Our very last day on Santorini and in Greece. We’d planned to spend most of the day exploring the town of Oia. We had breakfast at a nice café with pastries, fresh squeezed orange juice, and coffee. The first hour or two of our time in the city was fun and pleasant. We stopped into a few shops, checked out the fabulous views and had the privilege of going into one of the amazing Greek Orthodox churches that was open to the public.
They didn’t allow photography inside the church, but it was spectacularly beautiful and wonderfully peaceful.
Unfortunately they didn’t allow photography inside the church, which is understandable but a pity. The church was gorgeous. Every surface was decorated with frescos, paintings, and icons. Gold and silver leaf were everywhere, making many of the surfaces glow. Candles, candle stands, censors, and small shrines filled the place, along with benches for worshippers.
It was an odd and exhilarating experience to step from the sunshine, heat, and crushing crowds of Oia into the church, where a respectful quiet reigned, even from the many tourists circulating through it. The peace of the interior, which focused attention on the spiritual realm, was almost tangible and truly refreshing.
Then it was back to exploring the town, but as the morning wore on, the narrow streets got more and more crowded. The heat was pretty stifling as well. When large tour groups from docked cruise ships began to create gridlock, we gave it up.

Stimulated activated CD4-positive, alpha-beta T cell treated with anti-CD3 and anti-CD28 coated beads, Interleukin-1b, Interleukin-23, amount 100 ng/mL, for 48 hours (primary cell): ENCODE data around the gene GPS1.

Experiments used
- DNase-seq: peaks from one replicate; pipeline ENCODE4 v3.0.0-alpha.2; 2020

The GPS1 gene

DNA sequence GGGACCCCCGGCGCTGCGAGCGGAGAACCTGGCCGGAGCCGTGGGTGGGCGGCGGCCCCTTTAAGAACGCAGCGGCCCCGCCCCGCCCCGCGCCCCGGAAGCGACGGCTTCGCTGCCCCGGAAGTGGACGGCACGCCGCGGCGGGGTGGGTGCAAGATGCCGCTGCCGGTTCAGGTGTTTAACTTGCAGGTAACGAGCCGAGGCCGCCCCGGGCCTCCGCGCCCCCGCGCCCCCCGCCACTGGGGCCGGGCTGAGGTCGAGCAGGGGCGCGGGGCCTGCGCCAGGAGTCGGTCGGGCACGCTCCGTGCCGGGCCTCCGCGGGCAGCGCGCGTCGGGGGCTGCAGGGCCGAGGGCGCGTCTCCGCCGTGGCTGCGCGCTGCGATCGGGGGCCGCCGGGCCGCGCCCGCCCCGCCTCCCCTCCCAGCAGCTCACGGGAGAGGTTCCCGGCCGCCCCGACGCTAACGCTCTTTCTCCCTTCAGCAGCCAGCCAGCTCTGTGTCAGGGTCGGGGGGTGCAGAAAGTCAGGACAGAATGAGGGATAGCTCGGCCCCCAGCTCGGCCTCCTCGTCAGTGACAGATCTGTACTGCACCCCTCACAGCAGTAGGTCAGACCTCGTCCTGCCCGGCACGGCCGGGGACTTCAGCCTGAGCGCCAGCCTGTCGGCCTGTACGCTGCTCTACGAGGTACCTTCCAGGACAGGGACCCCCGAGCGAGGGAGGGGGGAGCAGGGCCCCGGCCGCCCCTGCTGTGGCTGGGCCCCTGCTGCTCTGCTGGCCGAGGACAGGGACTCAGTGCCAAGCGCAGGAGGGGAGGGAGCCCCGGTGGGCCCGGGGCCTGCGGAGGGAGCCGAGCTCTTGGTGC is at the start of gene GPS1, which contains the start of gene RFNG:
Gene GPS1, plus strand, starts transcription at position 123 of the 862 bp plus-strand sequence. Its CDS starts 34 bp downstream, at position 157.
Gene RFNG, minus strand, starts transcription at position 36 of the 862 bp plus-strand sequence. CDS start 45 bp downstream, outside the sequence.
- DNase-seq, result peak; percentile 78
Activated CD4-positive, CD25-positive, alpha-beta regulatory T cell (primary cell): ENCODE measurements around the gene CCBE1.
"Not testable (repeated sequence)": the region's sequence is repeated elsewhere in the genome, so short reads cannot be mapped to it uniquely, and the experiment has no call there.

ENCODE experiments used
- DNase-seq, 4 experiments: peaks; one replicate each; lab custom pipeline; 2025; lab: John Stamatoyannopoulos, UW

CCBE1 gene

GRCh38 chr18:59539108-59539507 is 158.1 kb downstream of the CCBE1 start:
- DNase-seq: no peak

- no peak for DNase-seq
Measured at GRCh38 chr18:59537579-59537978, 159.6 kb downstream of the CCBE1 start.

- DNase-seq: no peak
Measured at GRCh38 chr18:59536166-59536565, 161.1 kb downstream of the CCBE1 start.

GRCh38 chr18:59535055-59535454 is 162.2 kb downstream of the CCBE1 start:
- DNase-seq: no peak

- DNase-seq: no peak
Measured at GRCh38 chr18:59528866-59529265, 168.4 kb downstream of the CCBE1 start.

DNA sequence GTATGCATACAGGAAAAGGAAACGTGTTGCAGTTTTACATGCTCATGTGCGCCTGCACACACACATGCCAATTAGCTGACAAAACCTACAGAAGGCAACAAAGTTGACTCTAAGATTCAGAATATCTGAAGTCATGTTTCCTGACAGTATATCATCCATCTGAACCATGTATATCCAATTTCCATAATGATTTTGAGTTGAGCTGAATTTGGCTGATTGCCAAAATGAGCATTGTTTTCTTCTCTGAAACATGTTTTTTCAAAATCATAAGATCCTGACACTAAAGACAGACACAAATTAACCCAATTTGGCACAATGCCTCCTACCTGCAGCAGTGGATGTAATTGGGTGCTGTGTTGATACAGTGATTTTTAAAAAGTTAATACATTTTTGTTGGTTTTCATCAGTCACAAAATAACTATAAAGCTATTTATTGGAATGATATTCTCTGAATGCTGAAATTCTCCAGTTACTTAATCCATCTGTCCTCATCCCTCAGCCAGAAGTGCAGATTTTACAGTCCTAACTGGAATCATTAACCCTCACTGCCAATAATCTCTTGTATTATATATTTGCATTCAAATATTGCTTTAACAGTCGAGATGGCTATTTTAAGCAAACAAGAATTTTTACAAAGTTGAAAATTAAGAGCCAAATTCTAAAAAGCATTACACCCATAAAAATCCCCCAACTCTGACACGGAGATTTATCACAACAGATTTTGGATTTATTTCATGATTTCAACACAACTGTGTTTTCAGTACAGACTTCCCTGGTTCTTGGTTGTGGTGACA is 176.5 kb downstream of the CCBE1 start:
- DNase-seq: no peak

The black sand beach at Perissa
Instead we decided to head for Perissa and its black-sand beach. Good decision! The beach was lovely. The water was cold and clear. The black sand, ground from the volcanic rock of that area of the island had a very different feel from the white sand we’re used to on Atlantic beaches. It’s coarser and harder. The day was hot and the sand even hotter. It was literally so hot you had to wear shoes to cross it or burn the bottoms of your feet.
Lunch came from a restaurant/bar across a narrow street from the beach. Lamb pita sandwiches (with tzatziki, of course) hit the spot, accompanied by an Aperol spritz (more on those later).
For our final evening, we brought in food and had a picnic on the roof deck, watching our last Santorini sunset and reminiscing over what a great trip it had been.
We didn’t sleep much that night since we had to get up at 4 to get to the airport in time for our early flight from Santorini to Athens. From there we’d go from Athens to Philadelphia and get a connecting flight to Raleigh.
What a fabulous trip! I’ve already talked about seeing some of the great monuments and what that meant to me here: http://classicandcozybooks.blogspot.com/2019/07/the-literal-and-figurative-weight-of.html
Let’s talk sustenance
From the sublime to the more mundane, though, is something I’ve mentioned a few times: food and drink.